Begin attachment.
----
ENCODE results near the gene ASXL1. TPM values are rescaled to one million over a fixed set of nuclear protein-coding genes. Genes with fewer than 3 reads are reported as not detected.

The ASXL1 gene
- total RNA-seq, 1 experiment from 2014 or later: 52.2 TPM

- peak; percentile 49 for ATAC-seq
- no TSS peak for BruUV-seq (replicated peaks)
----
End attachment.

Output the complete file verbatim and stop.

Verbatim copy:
ENCODE results near the gene ASXL1. TPM values are rescaled to one million over a fixed set of nuclear protein-coding genes. Genes with fewer than 3 reads are reported as not detected.

The ASXL1 gene
- total RNA-seq, 1 experiment from 2014 or later: 52.2 TPM

- peak; percentile 49 for ATAC-seq
- no TSS peak for BruUV-seq (replicated peaks)